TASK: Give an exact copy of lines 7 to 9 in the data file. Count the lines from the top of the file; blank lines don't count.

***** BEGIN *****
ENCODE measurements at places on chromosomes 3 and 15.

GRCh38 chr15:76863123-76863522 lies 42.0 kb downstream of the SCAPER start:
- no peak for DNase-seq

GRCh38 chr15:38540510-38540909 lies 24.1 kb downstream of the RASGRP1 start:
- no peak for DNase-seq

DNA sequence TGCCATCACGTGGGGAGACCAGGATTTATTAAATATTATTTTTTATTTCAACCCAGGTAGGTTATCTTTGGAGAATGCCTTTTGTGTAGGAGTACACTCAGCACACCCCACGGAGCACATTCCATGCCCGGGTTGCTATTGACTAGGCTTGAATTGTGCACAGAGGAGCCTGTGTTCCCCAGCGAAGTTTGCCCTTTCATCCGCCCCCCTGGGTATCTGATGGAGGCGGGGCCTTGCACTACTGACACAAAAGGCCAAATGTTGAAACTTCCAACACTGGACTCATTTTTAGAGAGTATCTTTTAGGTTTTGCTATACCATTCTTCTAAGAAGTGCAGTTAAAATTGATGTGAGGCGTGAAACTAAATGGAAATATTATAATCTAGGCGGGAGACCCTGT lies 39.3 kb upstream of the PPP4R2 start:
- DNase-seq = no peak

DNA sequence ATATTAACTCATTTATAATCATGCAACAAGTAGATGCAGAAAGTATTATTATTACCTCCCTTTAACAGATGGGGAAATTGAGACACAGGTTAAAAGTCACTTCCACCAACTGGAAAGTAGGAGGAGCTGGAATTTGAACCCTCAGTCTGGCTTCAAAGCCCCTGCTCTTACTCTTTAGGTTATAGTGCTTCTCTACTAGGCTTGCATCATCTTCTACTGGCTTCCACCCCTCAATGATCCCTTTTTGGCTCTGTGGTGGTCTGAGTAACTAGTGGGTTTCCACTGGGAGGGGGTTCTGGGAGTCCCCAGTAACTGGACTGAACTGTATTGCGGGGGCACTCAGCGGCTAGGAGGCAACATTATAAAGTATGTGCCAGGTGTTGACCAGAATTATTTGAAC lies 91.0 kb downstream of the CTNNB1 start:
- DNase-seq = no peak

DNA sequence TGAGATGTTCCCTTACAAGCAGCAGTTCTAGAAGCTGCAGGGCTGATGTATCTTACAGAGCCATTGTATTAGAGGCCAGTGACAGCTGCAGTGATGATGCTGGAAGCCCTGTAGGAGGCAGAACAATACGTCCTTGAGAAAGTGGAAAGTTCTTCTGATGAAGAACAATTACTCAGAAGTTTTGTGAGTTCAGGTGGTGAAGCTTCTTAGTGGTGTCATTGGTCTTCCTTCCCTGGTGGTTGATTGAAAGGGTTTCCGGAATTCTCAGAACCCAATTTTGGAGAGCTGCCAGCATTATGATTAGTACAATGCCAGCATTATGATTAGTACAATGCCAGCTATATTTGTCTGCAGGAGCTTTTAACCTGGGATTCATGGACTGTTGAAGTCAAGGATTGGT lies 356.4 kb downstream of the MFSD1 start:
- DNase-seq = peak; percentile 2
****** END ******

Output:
- DNase-seq = no peak

DNA sequence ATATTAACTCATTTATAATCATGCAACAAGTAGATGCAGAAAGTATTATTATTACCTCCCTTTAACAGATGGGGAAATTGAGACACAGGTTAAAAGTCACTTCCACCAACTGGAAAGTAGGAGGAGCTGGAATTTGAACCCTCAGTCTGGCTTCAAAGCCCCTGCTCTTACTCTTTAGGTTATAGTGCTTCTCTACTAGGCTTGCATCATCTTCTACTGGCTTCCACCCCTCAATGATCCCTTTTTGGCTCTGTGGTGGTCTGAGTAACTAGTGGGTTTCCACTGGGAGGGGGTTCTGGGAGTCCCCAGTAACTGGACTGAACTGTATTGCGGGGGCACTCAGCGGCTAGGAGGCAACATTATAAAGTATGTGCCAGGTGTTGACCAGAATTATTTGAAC lies 91.0 kb downstream of the CTNNB1 start:
- DNase-seq = no peak